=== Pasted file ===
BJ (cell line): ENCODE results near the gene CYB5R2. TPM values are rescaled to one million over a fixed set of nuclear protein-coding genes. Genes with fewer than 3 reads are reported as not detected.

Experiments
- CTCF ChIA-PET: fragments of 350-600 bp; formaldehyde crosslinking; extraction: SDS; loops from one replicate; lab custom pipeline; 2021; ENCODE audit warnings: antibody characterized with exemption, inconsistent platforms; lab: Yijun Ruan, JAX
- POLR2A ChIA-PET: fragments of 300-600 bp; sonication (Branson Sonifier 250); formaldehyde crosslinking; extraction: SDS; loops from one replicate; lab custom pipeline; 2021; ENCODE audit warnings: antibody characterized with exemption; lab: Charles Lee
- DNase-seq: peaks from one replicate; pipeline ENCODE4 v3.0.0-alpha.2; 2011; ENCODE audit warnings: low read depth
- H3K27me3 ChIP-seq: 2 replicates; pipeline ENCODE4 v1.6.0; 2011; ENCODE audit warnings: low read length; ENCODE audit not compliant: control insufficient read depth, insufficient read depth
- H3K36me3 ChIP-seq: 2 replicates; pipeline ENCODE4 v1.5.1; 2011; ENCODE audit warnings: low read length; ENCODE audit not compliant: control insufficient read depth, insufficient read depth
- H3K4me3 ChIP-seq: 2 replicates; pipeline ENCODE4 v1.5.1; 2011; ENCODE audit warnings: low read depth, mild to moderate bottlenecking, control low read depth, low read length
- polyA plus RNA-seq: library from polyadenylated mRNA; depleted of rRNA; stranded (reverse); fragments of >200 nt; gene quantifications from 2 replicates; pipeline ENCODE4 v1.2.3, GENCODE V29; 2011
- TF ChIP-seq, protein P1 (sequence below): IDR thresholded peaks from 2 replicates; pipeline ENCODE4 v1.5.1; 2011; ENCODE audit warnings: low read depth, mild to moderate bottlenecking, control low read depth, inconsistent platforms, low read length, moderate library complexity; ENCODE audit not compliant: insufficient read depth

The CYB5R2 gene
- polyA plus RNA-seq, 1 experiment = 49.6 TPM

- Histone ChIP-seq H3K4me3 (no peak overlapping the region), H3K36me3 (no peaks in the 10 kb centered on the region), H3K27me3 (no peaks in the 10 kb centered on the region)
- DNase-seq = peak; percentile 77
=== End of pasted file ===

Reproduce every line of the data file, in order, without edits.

BJ (cell line): ENCODE results near the gene CYB5R2. TPM values are rescaled to one million over a fixed set of nuclear protein-coding genes. Genes with fewer than 3 reads are reported as not detected.

Experiments
- CTCF ChIA-PET: fragments of 350-600 bp; formaldehyde crosslinking; extraction: SDS; loops from one replicate; lab custom pipeline; 2021; ENCODE audit warnings: antibody characterized with exemption, inconsistent platforms; lab: Yijun Ruan, JAX
- POLR2A ChIA-PET: fragments of 300-600 bp; sonication (Branson Sonifier 250); formaldehyde crosslinking; extraction: SDS; loops from one replicate; lab custom pipeline; 2021; ENCODE audit warnings: antibody characterized with exemption; lab: Charles Lee
- DNase-seq: peaks from one replicate; pipeline ENCODE4 v3.0.0-alpha.2; 2011; ENCODE audit warnings: low read depth
- H3K27me3 ChIP-seq: 2 replicates; pipeline ENCODE4 v1.6.0; 2011; ENCODE audit warnings: low read length; ENCODE audit not compliant: control insufficient read depth, insufficient read depth
- H3K36me3 ChIP-seq: 2 replicates; pipeline ENCODE4 v1.5.1; 2011; ENCODE audit warnings: low read length; ENCODE audit not compliant: control insufficient read depth, insufficient read depth
- H3K4me3 ChIP-seq: 2 replicates; pipeline ENCODE4 v1.5.1; 2011; ENCODE audit warnings: low read depth, mild to moderate bottlenecking, control low read depth, low read length
- polyA plus RNA-seq: library from polyadenylated mRNA; depleted of rRNA; stranded (reverse); fragments of >200 nt; gene quantifications from 2 replicates; pipeline ENCODE4 v1.2.3, GENCODE V29; 2011
- TF ChIP-seq, protein P1 (sequence below): IDR thresholded peaks from 2 replicates; pipeline ENCODE4 v1.5.1; 2011; ENCODE audit warnings: low read depth, mild to moderate bottlenecking, control low read depth, inconsistent platforms, low read length, moderate library complexity; ENCODE audit not compliant: insufficient read depth

The CYB5R2 gene
- polyA plus RNA-seq, 1 experiment = 49.6 TPM

- Histone ChIP-seq H3K4me3 (no peak overlapping the region), H3K36me3 (no peaks in the 10 kb centered on the region), H3K27me3 (no peaks in the 10 kb centered on the region)
- DNase-seq = peak; percentile 77